11. ^ K. Schumann, K. Siekmann “Soaps” in Ullmann’s Encyclopedia of Industrial Chemistry 2005, Wiley-VCH, Weinheim. doi:10.1002/14356007.a24_247
  12. ^ D. Berndt, D. Spahrbier, “Batteries” in Ullmann’s Encyclopedia of Industrial Chemistry 2005, Wiley-VCH, Weinheim. doi:10.1002/14356007.a03_343
  13. ^ Römpp Chemie-Lexikon, 9th Ed. (in German)

External links


Simple English

File:Potassium
Potassium hydroxide pellets

Potassium hydroxide is a chemical compound. Its chemical formula is KOH. It contains potassium and hydroxide ions.

Contents

Properties

It is a white powder. It dissolves easily in water to make a basic solution. It is corrosive to skin. It reacts with acids to give potassium salts. It is less common than sodium hydroxide. About 700,000 tons are made each year. It is hygroscopic, meaning that it absorbs water from the air and forms a solution. It is very hard to get the water out again. It releases heat when it is dissolved in water, similar to sodium hydroxide. It gradually reacts with carbon dioxide in the air to form potassium carbonate. It melts easily. It feels greasy when it gets on the skin because it makes soap from the fat in your skin. It is made when potassium reacts with water.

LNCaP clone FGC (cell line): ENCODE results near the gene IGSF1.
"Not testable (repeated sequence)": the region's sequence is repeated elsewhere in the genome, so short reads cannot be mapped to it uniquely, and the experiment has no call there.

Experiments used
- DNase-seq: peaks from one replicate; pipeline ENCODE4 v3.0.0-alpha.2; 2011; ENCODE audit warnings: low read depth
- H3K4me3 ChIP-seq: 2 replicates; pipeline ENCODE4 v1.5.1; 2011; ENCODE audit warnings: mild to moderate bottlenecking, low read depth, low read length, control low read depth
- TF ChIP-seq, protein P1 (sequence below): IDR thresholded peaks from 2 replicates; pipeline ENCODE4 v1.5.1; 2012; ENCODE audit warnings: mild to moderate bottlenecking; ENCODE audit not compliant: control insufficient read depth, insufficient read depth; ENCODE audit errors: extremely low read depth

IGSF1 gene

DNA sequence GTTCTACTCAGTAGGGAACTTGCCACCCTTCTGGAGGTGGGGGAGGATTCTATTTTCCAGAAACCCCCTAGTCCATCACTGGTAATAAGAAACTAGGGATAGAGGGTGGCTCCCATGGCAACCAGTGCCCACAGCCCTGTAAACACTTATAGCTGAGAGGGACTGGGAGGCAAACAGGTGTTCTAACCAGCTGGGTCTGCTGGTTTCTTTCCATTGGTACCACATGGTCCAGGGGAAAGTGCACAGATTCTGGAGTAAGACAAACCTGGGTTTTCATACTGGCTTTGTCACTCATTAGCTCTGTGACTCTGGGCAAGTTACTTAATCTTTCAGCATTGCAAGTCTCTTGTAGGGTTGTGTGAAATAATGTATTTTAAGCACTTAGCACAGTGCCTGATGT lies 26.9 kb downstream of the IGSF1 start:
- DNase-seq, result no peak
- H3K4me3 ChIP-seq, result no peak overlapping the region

Preparation

It is made by electrolysis of a potassium chloride solution. It can also be made by reacting calcium hydroxide with potassium carbonate. The calcium carbonate precipitates and is filtered, leaving potassium hydroxide.

Uses

It is used to make soap. It is also used in organic chemistry. It can be used to make fertilizers and other potassium compounds. It is used to make diesel from plants. It is used in alkaline cells and nicads as an electrolyte. It can be used to identify mushrooms.